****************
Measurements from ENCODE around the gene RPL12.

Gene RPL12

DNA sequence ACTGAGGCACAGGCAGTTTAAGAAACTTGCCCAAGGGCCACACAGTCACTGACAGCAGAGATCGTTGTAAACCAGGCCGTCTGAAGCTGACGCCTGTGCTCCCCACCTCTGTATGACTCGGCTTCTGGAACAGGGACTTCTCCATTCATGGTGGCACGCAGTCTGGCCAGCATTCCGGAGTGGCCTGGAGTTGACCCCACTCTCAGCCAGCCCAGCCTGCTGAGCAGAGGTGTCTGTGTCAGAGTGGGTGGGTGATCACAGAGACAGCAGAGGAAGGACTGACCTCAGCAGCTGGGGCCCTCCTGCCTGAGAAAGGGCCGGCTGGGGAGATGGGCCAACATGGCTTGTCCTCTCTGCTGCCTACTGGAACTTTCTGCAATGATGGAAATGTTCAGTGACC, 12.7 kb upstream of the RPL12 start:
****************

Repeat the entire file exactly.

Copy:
Measurements from ENCODE around the gene RPL12.

Gene RPL12

DNA sequence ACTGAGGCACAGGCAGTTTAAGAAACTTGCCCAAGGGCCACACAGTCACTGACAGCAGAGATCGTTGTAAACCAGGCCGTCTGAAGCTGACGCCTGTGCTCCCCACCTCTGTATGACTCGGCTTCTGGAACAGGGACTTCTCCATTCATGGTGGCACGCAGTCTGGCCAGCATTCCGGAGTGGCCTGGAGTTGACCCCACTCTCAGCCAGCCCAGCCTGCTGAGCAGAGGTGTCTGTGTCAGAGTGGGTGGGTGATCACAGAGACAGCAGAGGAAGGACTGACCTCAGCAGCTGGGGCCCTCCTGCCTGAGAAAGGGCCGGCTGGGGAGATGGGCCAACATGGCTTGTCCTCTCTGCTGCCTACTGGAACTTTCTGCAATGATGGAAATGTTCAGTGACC, 12.7 kb upstream of the RPL12 start: